The U.S. EMV migration is high stakes, complicated and probably won't get done on time to meet the deadlines set by the card networks, according to Vantiv's Patty Walters.
To avoid a shift in fraud liability, most merchants must be able to accept EMV-chip cards, which improve security over magnetic-stripe cards. Fuel merchants have an additional two years.
"There's 349 business days until the [October 2015] card network merchant liability shift deadlines, and the migration is a very large task," said Walters, Vantiv's senior vice president of merchant products and security, during the Cartes America conference this week in Las Vegas. "It's possible to get it done. I'm not sure if it can be done inside this 349 day timeframe, but it can be done over time."
There has been some progress, Walters said. The 10 largest merchant acquirers are EMV certified and about 2 million EMV-compliant terminals have been installed, but the scale of the U.S. market will make it hard to complete the migration by October 2015, she said.
Total System Services also predicts the EMV migration will extend beyond the deadline set by the card networks. Philip W. Tomlinson, chairman and CEO of TSYS, said at the company's May 13 analyst day presentation that it will take two to five years for most issuers to switch to EMV cards.
There are about 511 million credit cards, 572 million debit cards and 11 million payment terminals in the U.S., making for a more complex payment system compared to other nations, Walters said. "The U.S. market is unlike any market in the world that has had to move to EMV," she said.
In the four merchant categories Walters said are most vulnerable to counterfeit fraud (retail, supermarket, drug stores and gas stations), there are more than 2,500 certifications for Vantiv to perform.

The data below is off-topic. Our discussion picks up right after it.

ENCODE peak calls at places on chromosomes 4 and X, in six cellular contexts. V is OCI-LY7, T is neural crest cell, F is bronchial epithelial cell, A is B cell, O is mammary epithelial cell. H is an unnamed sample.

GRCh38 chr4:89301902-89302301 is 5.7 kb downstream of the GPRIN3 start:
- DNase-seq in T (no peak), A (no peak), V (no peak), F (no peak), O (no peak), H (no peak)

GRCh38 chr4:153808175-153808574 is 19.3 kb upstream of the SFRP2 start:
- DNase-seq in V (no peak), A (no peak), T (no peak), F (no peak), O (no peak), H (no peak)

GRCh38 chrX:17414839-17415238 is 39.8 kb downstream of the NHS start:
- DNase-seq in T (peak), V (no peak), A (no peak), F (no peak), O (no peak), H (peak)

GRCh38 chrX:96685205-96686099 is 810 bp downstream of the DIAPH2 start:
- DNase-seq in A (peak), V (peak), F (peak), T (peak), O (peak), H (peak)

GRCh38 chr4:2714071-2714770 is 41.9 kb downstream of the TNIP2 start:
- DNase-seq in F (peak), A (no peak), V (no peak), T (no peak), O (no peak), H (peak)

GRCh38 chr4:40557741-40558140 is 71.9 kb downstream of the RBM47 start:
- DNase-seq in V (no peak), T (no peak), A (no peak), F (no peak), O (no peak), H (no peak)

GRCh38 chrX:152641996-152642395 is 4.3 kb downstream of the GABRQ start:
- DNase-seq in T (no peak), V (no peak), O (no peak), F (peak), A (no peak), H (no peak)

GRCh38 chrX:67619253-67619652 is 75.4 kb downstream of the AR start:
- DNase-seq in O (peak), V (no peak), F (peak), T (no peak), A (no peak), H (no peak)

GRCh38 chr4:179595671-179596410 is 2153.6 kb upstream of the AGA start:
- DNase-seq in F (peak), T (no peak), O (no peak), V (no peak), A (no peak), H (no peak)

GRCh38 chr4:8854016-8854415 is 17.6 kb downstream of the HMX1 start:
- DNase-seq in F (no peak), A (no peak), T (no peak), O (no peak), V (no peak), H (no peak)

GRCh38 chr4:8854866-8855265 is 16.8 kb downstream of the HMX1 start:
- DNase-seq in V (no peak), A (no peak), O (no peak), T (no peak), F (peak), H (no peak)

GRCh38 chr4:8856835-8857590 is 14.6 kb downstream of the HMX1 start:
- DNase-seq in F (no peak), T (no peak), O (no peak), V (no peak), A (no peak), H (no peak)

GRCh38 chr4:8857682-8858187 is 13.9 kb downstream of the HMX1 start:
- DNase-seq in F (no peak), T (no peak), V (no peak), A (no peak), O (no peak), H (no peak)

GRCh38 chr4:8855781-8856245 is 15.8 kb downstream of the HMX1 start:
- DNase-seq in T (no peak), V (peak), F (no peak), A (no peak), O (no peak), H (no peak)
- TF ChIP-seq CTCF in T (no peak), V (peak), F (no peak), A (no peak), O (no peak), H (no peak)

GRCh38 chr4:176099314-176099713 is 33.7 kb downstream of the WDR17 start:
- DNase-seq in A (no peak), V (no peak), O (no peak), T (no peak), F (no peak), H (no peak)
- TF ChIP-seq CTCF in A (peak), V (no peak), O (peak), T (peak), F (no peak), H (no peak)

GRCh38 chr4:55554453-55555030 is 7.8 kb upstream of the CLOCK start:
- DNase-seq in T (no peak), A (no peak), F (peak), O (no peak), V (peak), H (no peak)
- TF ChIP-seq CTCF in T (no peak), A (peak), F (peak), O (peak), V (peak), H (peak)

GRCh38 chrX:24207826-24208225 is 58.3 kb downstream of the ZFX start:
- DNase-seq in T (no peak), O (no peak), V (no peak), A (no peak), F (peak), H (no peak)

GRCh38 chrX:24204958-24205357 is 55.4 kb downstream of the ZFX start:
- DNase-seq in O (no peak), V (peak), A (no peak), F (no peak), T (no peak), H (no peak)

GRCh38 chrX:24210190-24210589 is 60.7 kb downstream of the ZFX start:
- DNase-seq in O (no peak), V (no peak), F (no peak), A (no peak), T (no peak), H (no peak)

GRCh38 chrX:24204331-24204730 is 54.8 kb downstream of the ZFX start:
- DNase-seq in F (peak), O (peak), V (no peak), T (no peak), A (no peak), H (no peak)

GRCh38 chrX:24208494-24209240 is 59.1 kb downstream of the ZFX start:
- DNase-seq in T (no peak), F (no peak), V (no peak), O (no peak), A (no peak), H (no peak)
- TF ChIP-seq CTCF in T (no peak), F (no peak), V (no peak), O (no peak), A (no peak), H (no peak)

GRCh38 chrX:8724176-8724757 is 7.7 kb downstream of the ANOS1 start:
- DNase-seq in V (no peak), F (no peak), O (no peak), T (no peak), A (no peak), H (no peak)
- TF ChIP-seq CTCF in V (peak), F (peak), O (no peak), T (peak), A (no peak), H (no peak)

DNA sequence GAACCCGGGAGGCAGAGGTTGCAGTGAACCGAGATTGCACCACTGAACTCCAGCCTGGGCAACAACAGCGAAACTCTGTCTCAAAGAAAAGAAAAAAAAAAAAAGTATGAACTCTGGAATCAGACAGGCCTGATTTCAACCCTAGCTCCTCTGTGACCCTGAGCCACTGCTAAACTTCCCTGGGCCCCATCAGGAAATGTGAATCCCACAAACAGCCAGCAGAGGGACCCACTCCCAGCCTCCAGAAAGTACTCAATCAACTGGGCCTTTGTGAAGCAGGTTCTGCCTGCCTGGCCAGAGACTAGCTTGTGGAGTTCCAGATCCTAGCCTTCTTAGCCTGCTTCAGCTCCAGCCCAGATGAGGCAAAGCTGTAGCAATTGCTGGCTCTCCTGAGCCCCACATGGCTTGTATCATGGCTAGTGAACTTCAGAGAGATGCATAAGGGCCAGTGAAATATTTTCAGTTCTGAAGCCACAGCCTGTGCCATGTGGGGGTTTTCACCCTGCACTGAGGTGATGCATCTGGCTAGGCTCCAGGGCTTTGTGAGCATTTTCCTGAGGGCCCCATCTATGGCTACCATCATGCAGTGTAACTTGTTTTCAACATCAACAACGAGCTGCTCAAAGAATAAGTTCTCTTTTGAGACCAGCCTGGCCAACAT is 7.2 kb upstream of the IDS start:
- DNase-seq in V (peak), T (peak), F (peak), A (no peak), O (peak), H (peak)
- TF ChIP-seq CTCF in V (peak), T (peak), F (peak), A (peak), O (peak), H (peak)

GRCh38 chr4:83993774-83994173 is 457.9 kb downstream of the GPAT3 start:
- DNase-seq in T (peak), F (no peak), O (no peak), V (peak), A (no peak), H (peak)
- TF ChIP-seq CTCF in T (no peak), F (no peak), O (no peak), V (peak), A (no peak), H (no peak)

"But we must do our best to get as many merchants certified and as many issuers in the market as possible and find a way from there," she said.
Randy Vanderhoof, director of the EMV Migration Forum, agreed that the migration will extend far beyond the October 2015 deadline.
"We're hearing the tail on the migration may stretch out five or six years. If we want to get fully EMV compliant, we're looking at 2019 or 2020 at this point," Vanderhoof said.
During her keynote address, Walters delivered an impassioned plea to move forward on the EMV migration despite concerns about the technology's cost and its lack of protection for card-not-present (CNP) transactions.
Counterfeit fraud creates hundreds of millions of dollars per year in losses, Walters said, citing data from an unnamed card brand that said counterfeit fraud increased more than 300% between 2004 and 2011.
"That counterfeit liability will become merchants' responsibility in October 2015 if they don't move to an EMV enabled environment," she said. "I would say spending hundreds of millions of dollars on hardware and software [for the EMV migration] is not too high a price to pay. This fraud is growing higher annually and will only grow more, the longer merchants wait to embrace the new technology."
Walters also addressed CNP fraud, but said this concern shouldn't deter migration.
"EMV is not a silver bullet I would equate it to owning a home that has two doors and not locking at least one of them," Walters said. "There are things moving forward to protect CNP fraud, but in my opinion there isn't a good argument to not move to EMV simply because it doesn't solve CNP problems. We have to fight the battles where we can."
To get on the path to EMV adoption, merchants should decide on a terminal and a strategy to migrate their point of sale systems; ISOs should assess the highest-risk merchants and work with their acquirers to develop strategies for upgrades and point of sale lease/purchase options; and issuers should be piloting and planning their migration, Walters said.
Vantiv is also pursuing opportunities for integrated payments, a driving factor behind its planned $1.65 billion acquisition of Mercury Payment Systems. Vantiv announced the deal May 12 and expects it to close in the second quarter of 2014.